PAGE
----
Containerized Data Center on Kubernetes

How to achieve high availability in a smart, easy to manage, reproducible manner? The solution is ASK (Atlassian Software in Kubernetes).

Atlassian applications quickly become mission critical in a lot of companies. Atlassian provides active/active clustering for many of their applications to support high availability. This is called Data Center.

It can be quite a job managing a clustered setup of these applications. So, you may be asking yourself, how do I manage this in an efficient manner?

Enter “Atlassian Software in Kubernetes (ASK)” - ASK and you shall receive!

The purpose

The basic purpose of Atlassian Software in Kubernetes (ASK) is to:

  • Prevent downtime of the Atlassian applications with Data Center
  • Provide applications and the environments they depends on as code so they are fully reproducible in an automated fashion
  • Provide the deployment as code so it is fully reproducible in an automated fashion
  • Provide resiliency
  • Provide easy horizontal scaling
  • Ease administration costs by having a multi node active/active cluster setup

The target group

You may be saying to yourself - I get all of that with Atlassian’s Software as a Service (SaaS) solution. Maybe so. But there are many businesses that cannot or will not use Atlassian’s cloud solution. Cloud is for relatively small customers of up to around 2000 users, so that is a limitation in itself. But there could be other reasons like:

  • There are legal provisions imposed.
  • Internal policy, due to sensitive data.
  • Limitations of the Atlassian Cloud in terms of plugins, disk usage limitations, etc.

If you have a user base of 500 users or more and you need high availability for your Atlassian applications, but cannot use Atlassian’s cloud solution, this is for you.

Overview of Atlassian Software in Kubernetes

This is a simplified diagram of ASK with Jira Data Center as an example.


The main takeaways from the diagram are:

  • A load balancer is needed for distributing load across the instances.
  • The application instances are containers.
  • A Kubernetes cluster is used for scaling, resiliency and managing the containers.
  • Atlassian’s Data Center solution requires a shared file system and database.


If you’ve ever worked with Atlassian products, you’ll know they are Java web applications that are cross platform. This means they can run on a variety of operating systems. However, this does not mean that they do not have dependencies that need to be managed. The applications require a database in a specific version, Java in a specific version, a certain amount of JVM memory, etc. These dependencies may change across versions of the applications. And they need to be managed.

The obvious solution is to containerize the application(s). By containerizing the application(s) we can manage the application, and the environment it depends on, together, as one version.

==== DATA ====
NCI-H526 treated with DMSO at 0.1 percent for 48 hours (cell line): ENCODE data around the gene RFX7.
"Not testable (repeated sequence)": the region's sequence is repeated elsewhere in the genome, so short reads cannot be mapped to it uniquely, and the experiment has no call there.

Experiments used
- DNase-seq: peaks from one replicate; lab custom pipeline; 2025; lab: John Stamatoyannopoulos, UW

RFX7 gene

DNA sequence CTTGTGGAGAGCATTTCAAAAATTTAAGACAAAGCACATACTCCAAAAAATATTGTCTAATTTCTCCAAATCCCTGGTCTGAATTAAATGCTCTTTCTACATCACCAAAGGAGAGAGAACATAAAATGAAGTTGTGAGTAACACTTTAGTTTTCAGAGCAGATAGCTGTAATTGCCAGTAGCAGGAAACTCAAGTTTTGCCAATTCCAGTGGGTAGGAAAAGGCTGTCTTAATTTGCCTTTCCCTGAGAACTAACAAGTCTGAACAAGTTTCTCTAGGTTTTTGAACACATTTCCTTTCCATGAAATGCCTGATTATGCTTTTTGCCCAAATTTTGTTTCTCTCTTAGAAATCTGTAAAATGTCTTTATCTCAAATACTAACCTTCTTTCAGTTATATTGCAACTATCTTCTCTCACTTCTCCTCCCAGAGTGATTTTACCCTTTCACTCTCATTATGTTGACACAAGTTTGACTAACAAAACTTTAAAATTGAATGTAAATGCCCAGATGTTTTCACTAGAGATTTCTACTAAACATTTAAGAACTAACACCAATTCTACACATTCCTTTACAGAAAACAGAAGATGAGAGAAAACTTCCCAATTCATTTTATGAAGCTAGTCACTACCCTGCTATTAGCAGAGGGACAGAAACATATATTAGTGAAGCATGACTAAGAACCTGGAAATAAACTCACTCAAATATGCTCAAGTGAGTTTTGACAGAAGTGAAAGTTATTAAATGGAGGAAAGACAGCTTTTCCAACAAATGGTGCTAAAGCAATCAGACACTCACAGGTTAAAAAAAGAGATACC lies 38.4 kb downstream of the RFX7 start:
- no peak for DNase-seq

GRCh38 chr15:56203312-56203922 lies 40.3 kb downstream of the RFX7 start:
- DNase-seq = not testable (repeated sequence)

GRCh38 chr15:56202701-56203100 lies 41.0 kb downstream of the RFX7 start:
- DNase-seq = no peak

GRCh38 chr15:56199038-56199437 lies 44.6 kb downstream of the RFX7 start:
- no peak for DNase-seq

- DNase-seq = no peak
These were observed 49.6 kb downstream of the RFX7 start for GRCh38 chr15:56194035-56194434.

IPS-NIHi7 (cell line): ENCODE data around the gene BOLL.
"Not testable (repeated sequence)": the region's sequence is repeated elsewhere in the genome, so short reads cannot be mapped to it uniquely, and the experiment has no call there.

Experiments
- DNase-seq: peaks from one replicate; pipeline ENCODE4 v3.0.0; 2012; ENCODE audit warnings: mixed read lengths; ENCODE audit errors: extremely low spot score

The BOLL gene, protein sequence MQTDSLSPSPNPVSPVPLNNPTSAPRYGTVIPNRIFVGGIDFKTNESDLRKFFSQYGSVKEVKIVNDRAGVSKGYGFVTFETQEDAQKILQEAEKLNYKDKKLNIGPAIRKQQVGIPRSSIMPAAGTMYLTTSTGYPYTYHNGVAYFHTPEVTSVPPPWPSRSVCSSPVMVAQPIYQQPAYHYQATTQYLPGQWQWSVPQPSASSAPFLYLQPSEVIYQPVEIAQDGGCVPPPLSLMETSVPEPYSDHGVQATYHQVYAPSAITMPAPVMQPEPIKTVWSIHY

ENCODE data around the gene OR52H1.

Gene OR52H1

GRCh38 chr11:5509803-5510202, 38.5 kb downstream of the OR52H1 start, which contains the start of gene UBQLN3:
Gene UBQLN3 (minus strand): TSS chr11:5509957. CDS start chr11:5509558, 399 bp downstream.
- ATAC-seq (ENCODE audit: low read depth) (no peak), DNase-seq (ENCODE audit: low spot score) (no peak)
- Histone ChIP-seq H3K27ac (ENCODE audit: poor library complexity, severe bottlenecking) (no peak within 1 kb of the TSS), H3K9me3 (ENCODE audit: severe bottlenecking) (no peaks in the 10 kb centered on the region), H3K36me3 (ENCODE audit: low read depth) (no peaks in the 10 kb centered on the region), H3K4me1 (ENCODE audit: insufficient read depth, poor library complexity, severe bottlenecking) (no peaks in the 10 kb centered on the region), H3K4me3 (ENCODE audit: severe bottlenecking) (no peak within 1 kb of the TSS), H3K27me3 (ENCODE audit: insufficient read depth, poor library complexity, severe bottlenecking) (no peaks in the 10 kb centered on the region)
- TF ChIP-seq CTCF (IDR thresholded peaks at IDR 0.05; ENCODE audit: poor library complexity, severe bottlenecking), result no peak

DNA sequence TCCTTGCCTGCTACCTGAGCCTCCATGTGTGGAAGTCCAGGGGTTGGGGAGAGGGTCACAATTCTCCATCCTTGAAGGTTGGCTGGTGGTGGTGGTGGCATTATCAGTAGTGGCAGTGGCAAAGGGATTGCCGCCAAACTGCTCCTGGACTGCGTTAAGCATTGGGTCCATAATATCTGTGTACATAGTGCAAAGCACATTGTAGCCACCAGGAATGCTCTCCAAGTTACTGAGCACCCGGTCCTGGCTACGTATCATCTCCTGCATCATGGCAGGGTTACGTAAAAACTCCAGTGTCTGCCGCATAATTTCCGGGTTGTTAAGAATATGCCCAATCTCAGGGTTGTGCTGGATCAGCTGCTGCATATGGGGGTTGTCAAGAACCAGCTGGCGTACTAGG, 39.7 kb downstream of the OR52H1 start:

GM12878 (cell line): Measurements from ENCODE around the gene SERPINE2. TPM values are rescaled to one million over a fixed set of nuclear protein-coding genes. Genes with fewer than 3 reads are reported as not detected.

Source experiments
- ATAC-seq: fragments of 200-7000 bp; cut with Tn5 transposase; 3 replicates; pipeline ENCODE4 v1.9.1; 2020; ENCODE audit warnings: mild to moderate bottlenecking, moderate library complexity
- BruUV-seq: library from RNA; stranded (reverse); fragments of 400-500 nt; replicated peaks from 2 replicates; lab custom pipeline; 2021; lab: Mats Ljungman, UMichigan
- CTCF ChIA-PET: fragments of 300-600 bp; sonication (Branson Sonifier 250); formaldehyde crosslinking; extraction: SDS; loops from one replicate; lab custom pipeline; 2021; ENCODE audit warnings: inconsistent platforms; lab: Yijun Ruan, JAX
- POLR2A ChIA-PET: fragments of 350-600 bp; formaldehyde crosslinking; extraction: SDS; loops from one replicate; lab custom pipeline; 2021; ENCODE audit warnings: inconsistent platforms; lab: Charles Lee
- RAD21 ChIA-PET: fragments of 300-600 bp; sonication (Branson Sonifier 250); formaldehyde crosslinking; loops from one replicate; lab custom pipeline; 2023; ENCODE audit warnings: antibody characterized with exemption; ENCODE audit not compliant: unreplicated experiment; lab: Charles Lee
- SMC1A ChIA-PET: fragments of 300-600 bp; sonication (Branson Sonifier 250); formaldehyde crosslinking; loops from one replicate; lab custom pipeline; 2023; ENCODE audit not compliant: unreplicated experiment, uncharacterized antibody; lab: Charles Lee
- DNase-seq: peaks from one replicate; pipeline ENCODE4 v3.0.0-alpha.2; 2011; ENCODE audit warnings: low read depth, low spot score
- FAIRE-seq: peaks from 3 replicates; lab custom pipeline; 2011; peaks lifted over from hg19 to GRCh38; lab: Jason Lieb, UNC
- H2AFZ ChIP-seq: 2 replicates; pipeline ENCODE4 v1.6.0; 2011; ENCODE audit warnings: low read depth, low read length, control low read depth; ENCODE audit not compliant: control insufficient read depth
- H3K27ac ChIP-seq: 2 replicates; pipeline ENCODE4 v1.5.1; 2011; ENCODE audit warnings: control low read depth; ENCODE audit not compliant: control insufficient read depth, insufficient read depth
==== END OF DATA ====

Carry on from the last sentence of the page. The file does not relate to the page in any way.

Docker is the container solution we have chosen for ASK.

High availability

But, containerization is just one part of the equation here. This is also about high availability.

“High availability is a characteristic of a system, which aims to ensure an agreed level of operational performance, usually uptime, for a higher than normal period.”

In this context, high availability is from the user community perspective. They need the ability to access and do their work effectively. But, even if the application is up, it does not mean it is highly available. It could be up but the applications response time is too slow to allow the users to work effectively due to load from concurrent user access. From their perspective it is not available.

To solve this, the application needs to be architected to scale for the load. This is usually handled by architecting the application, so it can be clustered in an active/active manner, meaning multiple active instances running simultaneously and working together to handle the load. An obvious additional benefit is that if one instance goes down there exists other instances which the users can be redirected too. This is exactly what Atlassian has done for many of their applications with Data Center.

But, here’s the kicker! This says nothing about managing the clustered application instances. That is all on you! You have to spin up each node manually and insert it into the cluster. That is a manual task which is error prone and time consuming. If it takes you half a day to do this, is the system highly available from a user perspective? Does that give you resiliency?

So, the question is, how can we manage the containerized active/active cluster in a consistent and easier way?